Russ Roberts in The New York Times:
In 1838, Charles Darwin faced a problem. Nearing his 30th birthday, he was trying to decide whether to marry — with the likelihood that children would be part of the package. To help make his decision, Darwin made a list of the expected pluses and minuses of marrying. On the left-hand side he tried to imagine what it would be like to be married (“constant companion,” “object to be beloved & played with — better than a dog anyhow”). On the right-hand side he tried to imagine what it would be like not to marry (“not forced to visit relatives & to bend in every trifle”).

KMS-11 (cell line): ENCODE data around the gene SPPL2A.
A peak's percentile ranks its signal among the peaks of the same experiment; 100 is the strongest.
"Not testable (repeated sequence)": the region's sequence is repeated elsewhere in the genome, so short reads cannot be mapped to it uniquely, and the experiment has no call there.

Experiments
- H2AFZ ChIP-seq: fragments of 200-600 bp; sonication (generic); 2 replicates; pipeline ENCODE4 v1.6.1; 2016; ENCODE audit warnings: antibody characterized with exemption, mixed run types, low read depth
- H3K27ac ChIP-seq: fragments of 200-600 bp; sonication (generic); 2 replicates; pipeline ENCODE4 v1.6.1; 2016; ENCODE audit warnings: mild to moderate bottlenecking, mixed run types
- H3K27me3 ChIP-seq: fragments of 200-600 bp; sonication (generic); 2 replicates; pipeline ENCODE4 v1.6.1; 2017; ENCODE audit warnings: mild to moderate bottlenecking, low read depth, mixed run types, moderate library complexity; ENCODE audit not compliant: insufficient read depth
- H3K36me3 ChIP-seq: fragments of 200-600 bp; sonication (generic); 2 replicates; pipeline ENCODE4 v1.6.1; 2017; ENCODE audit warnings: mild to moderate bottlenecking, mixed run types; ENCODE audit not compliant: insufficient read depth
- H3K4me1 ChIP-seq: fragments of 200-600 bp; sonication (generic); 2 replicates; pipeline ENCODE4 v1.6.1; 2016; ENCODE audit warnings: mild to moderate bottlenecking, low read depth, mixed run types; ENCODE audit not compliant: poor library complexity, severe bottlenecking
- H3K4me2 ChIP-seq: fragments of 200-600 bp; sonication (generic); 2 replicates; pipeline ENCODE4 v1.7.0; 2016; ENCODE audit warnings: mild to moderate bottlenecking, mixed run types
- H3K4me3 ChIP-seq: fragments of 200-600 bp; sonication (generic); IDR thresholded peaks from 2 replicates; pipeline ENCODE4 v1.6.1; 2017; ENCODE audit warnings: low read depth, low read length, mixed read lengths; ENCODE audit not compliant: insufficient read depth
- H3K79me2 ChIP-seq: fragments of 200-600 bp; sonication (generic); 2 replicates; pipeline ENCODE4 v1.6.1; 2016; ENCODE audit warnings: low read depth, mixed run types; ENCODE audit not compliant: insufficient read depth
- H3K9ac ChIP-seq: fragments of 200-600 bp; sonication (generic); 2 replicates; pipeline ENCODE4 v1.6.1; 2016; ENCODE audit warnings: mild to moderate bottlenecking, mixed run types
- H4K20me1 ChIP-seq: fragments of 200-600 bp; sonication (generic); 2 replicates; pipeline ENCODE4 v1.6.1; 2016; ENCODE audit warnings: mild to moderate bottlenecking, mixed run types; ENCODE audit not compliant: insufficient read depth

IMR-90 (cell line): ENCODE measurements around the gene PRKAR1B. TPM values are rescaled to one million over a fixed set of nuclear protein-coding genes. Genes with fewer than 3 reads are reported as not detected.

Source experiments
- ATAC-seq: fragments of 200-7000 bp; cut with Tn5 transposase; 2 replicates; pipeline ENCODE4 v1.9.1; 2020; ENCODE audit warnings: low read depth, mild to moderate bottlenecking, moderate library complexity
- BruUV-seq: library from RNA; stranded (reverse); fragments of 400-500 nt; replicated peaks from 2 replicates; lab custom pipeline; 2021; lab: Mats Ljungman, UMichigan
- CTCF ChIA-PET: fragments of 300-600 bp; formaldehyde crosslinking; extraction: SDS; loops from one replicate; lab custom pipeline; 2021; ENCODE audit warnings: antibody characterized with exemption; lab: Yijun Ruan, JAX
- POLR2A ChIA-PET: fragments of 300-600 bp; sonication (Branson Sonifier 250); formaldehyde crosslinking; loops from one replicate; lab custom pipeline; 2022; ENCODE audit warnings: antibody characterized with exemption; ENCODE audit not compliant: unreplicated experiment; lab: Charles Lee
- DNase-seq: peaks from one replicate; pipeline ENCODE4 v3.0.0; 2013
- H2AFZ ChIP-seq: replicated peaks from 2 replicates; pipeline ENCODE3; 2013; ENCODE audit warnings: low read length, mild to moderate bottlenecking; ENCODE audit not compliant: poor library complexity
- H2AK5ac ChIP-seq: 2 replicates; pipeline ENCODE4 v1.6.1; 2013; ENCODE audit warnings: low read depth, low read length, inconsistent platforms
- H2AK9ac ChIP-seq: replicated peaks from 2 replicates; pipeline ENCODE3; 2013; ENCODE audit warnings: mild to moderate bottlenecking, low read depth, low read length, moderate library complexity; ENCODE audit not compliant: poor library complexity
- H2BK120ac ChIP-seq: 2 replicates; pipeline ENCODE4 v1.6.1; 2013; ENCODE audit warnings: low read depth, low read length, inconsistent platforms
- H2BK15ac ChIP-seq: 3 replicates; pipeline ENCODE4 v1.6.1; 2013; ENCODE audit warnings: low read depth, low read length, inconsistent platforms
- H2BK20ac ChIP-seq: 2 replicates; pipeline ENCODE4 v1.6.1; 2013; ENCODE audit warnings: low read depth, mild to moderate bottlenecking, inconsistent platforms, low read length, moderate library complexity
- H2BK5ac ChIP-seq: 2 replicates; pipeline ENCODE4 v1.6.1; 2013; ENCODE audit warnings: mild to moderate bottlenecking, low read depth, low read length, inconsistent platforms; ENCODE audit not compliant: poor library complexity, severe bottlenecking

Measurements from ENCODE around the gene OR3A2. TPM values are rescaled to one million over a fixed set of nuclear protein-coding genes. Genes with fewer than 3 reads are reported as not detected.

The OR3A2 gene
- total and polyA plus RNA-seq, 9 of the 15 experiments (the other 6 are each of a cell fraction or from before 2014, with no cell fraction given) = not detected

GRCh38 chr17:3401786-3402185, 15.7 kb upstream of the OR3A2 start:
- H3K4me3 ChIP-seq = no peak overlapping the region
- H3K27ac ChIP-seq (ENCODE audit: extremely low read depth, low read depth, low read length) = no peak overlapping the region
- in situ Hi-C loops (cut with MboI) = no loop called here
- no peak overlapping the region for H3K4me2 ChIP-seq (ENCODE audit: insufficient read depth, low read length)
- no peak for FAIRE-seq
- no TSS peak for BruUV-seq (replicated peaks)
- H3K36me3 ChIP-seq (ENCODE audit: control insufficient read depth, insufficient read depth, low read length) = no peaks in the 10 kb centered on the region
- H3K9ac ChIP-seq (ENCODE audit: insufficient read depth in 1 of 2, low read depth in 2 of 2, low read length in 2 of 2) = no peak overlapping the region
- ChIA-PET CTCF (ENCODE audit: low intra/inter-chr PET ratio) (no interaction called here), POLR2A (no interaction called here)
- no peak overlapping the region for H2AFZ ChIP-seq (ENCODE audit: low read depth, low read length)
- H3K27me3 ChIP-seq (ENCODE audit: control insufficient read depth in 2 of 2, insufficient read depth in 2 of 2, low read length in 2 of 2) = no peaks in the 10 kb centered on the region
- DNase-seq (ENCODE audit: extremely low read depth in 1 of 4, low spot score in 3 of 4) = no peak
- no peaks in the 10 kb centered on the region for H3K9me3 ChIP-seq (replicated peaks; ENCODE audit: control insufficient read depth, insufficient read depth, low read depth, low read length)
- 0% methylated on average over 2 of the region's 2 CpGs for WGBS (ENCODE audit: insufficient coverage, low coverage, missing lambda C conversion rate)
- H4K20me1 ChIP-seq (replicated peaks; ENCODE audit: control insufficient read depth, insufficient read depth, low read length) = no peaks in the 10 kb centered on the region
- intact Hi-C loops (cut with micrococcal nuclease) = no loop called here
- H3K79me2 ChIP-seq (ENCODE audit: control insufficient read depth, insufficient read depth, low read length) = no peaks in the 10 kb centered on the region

Darwin was struggling with what I call a wild problem — a fork in the road of life where knowing which path is the right one isn’t obvious, where the day-to-day pleasure and pain from choosing one path over another are ultimately hidden from us and where those day-to-day pleasures and pains don’t fully capture what’s at stake.